“A nominal Christian is content with proving the way of salvation by a crucified Redeemer. But the true Christian loves it, delights in it, glories in it, and shudders at the very thought of glorying in anything else….
Let all your joys flow from the contemplation of his cross.”
For the month of March I’ve decided to attempt to quit mainlining technology for the sake of the poor.
The rules: from March 1st-31st I’m going off the grid. No Facebook. No Twitter. No Email. No Mobile. No iPad. No Internet. No TV. No Streaming. Sermons written by hand.
|This may not seem like much of a big deal, but those of you who know me will know all too well how much of a battle this will be – I’m a sucker for a pretty gadget. In addition to giving up my toys, it also means giving up my main source of income – data recovery – which i like. alot.
It’d be great if you can donate. Everything helps. The coin you give will go to Compassion – Compassion is an international Christian child development and child advocacy ministry committed to working in partnership with local churches around the world to foster the spiritual, economic, social, physical and emotional development of children living in extreme poverty in over 26 developing countries.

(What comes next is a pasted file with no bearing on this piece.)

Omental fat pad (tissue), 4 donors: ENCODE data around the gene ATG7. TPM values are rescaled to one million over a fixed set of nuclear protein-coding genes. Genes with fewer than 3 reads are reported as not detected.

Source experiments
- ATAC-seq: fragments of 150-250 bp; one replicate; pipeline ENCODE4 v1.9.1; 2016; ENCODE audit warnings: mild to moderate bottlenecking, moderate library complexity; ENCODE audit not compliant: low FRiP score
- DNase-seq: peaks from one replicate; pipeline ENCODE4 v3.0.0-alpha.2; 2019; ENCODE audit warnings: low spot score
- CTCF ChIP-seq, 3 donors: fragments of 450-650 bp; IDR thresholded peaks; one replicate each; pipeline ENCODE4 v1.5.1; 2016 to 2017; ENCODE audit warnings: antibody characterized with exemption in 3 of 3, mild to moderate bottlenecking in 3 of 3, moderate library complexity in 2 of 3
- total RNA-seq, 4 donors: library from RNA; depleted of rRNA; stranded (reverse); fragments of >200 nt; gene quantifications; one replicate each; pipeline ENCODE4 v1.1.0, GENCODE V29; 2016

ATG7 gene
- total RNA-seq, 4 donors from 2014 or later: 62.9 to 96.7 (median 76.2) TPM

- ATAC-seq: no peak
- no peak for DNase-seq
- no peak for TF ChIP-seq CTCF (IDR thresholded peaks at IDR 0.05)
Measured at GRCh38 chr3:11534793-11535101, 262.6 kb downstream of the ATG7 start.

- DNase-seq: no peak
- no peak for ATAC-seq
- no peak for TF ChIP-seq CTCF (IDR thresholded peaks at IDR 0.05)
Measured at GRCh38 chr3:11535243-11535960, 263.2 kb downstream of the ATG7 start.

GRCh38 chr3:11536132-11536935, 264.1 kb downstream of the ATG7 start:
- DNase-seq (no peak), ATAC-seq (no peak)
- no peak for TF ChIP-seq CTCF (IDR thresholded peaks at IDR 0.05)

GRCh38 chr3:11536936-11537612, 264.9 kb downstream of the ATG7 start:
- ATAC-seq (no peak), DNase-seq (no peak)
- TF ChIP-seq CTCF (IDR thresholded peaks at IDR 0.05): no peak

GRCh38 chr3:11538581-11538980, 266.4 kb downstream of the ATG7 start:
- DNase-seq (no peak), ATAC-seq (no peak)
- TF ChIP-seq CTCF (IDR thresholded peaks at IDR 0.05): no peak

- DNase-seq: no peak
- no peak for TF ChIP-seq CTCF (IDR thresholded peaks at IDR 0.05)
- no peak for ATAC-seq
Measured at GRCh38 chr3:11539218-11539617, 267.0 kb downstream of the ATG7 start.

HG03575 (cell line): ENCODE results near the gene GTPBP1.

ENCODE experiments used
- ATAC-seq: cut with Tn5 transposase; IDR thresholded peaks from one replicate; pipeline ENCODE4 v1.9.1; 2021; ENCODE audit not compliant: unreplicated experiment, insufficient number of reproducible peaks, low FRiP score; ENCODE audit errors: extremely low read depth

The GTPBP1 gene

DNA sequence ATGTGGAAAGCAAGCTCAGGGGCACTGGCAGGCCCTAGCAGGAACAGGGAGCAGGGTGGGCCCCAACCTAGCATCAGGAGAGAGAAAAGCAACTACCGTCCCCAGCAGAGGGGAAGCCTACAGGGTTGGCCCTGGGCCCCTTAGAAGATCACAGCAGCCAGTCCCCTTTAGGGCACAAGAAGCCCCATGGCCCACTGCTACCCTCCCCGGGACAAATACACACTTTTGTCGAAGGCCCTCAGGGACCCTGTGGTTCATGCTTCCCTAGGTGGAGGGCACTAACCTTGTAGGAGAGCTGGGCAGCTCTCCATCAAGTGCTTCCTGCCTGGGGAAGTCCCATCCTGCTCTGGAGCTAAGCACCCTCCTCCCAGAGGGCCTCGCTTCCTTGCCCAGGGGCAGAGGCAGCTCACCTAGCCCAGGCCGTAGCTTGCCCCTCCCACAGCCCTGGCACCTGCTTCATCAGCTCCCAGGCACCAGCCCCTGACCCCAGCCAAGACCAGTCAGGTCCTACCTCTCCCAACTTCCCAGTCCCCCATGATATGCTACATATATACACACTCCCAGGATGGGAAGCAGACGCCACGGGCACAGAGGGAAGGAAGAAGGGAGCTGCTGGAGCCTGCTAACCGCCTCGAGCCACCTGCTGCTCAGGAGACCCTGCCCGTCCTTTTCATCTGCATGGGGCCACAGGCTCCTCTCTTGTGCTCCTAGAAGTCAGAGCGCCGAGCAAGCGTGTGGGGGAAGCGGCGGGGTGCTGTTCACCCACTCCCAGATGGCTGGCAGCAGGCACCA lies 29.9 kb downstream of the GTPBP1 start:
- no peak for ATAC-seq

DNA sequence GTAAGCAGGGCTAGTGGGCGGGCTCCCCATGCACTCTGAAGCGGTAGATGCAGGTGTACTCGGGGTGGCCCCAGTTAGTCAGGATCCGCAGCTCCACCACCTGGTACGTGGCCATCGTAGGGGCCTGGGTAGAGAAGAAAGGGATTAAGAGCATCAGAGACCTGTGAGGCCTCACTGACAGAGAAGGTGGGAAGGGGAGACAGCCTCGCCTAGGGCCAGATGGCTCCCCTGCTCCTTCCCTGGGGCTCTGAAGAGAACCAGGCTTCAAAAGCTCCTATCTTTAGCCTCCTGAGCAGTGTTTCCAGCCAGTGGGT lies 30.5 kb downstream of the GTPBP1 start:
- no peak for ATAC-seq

If you donate, you have permission to rub salt in the wound when i’m suffering withdrawals
I enjoy the doctor. I thinks it’s his capacity for compassion and optimism. Even when the sky is falling. It’s brilliant. Pity it’s fiction.
I have a text file that lives on the desktop of my computer. It’s called “read me if you’re having second thoughts.txt”. I put it there a while back to remind me of why I’m at college in case I ever found myself asking why. I can’t remember where I adopted it from, but I recall reading it and thinking that it fit like a glove.
“God has given me a deep love for His church, even with all its flaws. It is the most powerful redemptive instrument he has used in my life, and I believe he wants to use it in this city and world. Both Edwina and I have a real passion to equip people to walk in relationship with Jesus with authenticity and increasing holiness and to make an impact for his Kingdom in the place of influence God has placed us.“
I’m stoked that it’s as true today as it was the day I plagiarised it!
It’s important to be who you claim to be.
Mr Anonymous worked as an occupational health and safety adviser for a Sydney freight company, and by all accounts, his life was even more boring than his job description.
Apparently Mr Anonymous’ co-workers used to call him “major pain” due to his four-year stretch in the army and the fact that when it came to workplace safety, the guy did everything by the book. When he wasn’t working or spending time with the Mrs and kids, he volunteered at Wesley Mission. All appearances point to the guy being Ned Flanders.